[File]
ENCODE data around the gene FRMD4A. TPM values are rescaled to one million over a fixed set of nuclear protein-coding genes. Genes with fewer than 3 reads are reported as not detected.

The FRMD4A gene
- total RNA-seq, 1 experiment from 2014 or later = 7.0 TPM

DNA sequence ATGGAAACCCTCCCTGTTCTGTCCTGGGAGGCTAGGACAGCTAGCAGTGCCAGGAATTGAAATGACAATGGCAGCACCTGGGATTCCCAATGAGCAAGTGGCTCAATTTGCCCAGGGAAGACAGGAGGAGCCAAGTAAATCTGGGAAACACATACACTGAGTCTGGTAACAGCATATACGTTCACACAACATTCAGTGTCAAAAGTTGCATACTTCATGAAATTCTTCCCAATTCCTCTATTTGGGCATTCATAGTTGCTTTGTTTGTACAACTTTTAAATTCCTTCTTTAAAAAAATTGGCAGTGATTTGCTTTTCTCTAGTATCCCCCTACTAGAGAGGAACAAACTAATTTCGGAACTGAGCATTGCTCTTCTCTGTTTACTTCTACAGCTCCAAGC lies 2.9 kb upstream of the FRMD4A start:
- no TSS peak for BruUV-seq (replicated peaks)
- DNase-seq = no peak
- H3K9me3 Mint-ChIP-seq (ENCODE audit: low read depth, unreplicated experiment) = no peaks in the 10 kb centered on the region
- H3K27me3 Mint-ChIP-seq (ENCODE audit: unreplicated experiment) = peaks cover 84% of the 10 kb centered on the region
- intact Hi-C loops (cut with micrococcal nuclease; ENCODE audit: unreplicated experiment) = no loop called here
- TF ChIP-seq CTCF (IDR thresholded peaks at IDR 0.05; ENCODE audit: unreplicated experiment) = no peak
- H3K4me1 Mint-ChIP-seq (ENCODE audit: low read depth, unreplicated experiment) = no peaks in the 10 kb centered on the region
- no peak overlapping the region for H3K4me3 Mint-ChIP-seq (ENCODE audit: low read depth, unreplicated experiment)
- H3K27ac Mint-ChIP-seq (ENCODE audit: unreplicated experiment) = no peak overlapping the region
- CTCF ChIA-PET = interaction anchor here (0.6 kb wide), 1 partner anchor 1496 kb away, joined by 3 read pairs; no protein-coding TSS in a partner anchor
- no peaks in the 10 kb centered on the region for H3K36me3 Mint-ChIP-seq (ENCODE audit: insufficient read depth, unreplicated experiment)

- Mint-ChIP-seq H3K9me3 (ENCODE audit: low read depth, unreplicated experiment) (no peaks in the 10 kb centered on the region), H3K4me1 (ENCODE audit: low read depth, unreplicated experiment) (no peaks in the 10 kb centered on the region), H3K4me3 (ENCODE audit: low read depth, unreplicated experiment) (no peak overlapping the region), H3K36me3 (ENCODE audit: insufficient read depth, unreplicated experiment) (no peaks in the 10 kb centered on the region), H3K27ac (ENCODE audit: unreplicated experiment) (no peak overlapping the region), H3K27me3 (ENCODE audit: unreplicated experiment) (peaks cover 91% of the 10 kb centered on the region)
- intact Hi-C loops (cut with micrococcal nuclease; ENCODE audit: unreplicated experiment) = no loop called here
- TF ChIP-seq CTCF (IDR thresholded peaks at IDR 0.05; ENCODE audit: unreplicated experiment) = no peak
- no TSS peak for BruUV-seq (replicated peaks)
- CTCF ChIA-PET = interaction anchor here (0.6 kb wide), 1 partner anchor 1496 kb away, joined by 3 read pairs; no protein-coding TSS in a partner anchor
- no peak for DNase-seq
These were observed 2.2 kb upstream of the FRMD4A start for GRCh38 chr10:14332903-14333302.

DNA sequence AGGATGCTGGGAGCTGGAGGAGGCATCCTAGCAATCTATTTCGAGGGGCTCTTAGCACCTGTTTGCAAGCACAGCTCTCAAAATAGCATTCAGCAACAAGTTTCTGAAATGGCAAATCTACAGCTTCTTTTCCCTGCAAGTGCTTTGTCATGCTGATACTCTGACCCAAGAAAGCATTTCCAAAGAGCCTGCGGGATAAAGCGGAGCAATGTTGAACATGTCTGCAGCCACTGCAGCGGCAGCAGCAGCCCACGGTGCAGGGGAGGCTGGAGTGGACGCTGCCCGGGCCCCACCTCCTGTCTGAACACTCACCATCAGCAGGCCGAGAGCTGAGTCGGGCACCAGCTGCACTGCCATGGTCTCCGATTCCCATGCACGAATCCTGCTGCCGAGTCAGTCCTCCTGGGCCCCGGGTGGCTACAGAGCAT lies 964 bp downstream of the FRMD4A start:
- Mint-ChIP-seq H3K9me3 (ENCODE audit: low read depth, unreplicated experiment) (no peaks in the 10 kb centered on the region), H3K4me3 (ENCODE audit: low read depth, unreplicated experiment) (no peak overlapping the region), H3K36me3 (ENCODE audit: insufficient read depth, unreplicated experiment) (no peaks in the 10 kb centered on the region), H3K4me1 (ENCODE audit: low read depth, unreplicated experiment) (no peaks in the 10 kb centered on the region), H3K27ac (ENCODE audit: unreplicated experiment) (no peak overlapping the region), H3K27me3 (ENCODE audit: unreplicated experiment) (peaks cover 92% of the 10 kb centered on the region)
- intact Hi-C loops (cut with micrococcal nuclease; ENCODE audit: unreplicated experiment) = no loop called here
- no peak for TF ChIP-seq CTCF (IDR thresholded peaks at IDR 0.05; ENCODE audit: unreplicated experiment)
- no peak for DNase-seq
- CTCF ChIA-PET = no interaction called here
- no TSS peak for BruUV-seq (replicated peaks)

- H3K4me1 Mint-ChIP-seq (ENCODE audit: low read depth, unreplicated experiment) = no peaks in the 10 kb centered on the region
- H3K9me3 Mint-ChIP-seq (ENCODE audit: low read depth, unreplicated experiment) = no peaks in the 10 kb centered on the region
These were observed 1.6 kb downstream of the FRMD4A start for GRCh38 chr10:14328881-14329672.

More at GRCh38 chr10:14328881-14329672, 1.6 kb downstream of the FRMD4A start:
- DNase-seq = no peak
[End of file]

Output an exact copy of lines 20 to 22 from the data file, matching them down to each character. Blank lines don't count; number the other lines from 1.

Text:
- CTCF ChIA-PET = interaction anchor here (0.6 kb wide), 1 partner anchor 1496 kb away, joined by 3 read pairs; no protein-coding TSS in a partner anchor
- no peak for DNase-seq
These were observed 2.2 kb upstream of the FRMD4A start for GRCh38 chr10:14332903-14333302.